Bernie was on Saturday Night Live recently, and there’s a skit I love, featuring Larry David (of Seinfeld fame and Curb Your Enthusiasm). The scene is of a sinking ship. “Women and children first!” yells the captain. “Really?” Larry David says, incredulous. There’s a good bit of back-and-forth between Larry and the Captain, as women and children are loaded onto the life raft. Larry can’t seem to convince them to take him on the raft before the women and children, and he worries that he’ll not make it on the raft, so he finally plays his trump card: I’m really wealthy, he says. “I’m worth more than all the rest of you put together.” That’s when Bernie steps in, dressed as a commoner. Read more
I’m expecting Bernie Sanders to either win the Democratic nomination or come damn close to doing so. Either way, I think he’s going to be a game changer who speaks to the concerns of the next generation…I ordered my Bernie 2016 t-shirt yesterday….This article in Politico tells you a bit about Bernie. Bernie Sanders Has a Secret – Michael Kruse – POLITICO Magazine.
In the wake of a congressional banking scandal and a congressional pay hike, [Jerry] Brown vowed to “take back America from the confederacy of corruption, careerism, and campaign consulting in Washington.” In an era of escalating globalization, [Pat] Buchanan promised a “conservatism that looks out for the men and women of this country whose jobs have been sacrificed on the altars of trade deals done for the benefit of trans-national corporations who have no loyalty to our country.” In a Democratic Party whose activists felt betrayed by their leaders’ support for the Iraq War, Dean pledged “to represent the Democratic wing of the Democratic Party.”…. In today’s Democratic Party, the most powerful grievance is the one that brought thousands into Zuccotti Park in 2011, powered Bill De Blasio’s upset victory in New York, and has made Elizabeth Warren a progressive folk hero. It’s the belief that the super-rich have distorted America’s economy and bought its government. It’s a grievance so powerful that it’s seeped not only into Hillary’s rhetoric, but also into Ted Cruz’s. And from the Clinton Foundation scandals to the Republican candidates’ shameless pandering to billionaires, the presidential campaign itself seems poised to inflame that grievance even more….” From Bernie Sanders and the 2016 Presidential Race – The Atlantic.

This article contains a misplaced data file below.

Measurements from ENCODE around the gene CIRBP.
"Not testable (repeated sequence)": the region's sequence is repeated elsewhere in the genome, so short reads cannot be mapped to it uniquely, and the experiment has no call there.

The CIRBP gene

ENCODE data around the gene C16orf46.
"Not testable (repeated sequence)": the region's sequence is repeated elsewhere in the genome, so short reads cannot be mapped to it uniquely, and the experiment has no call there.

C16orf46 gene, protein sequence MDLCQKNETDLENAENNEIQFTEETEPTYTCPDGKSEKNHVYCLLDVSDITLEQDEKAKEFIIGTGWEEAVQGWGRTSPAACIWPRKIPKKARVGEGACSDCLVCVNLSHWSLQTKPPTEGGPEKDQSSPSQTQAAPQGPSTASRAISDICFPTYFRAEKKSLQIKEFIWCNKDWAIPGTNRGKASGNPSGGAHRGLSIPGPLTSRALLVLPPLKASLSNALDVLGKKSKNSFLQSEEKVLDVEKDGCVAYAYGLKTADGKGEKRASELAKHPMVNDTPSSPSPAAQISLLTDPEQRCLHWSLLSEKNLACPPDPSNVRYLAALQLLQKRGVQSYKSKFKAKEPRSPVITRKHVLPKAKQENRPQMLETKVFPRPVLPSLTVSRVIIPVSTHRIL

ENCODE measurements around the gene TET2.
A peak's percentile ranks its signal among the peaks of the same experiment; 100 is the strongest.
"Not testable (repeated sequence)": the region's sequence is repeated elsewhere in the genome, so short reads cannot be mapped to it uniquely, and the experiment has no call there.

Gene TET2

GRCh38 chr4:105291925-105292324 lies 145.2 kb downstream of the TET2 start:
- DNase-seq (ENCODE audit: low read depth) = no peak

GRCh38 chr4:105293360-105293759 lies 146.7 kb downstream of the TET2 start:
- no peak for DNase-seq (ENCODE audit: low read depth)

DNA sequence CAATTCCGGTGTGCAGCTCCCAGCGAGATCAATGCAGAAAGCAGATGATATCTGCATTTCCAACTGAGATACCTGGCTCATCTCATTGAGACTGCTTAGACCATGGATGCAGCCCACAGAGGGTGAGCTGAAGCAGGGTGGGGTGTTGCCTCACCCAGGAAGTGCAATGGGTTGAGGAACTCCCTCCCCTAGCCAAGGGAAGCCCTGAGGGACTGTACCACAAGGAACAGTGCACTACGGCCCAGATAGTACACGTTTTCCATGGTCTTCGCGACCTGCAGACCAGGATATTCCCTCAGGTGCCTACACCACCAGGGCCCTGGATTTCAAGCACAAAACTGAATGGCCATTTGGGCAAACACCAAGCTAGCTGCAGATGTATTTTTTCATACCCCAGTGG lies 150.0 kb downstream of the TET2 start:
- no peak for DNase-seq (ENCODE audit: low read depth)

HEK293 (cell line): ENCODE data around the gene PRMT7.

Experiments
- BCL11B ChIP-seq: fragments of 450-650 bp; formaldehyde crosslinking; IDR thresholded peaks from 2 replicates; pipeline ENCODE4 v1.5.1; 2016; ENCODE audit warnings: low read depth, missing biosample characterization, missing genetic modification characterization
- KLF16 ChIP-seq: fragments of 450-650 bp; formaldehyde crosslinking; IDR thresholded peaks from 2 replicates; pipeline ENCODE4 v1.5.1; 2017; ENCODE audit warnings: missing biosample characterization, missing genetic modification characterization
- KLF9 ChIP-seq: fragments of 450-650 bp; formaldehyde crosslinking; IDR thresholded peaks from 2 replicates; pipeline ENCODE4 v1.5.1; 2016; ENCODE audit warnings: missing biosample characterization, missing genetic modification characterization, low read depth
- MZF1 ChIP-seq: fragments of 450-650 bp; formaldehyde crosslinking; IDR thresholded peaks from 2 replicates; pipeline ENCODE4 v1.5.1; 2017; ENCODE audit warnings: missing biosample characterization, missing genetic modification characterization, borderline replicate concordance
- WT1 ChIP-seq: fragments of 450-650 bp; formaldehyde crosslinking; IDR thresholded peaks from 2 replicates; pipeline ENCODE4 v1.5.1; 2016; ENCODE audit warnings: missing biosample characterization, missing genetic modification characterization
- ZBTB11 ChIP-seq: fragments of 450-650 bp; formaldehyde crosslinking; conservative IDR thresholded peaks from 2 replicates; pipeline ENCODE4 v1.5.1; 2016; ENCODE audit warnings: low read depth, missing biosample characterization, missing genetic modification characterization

“A Wall Street bank accused of laundering money for drug cartels only had to pay a fine. Meanwhile, a man caught with a joint in his pocket had to spend 47 days in jail.” This kind of failure has a long history, though it seems to be getting much worse. The bank was fined – there are always fines – but because the crimes of the wealthy are just a matter of dollars and cents, then they can quantify their risks rather than having to fear any personal repercussions.
Here is a link to an article on the deal between China and the U.S. to reduce carbon emissions. Despite how modest it is, some politicians have found a way to oppose even this small step toward being environmentally responsible. Unreal.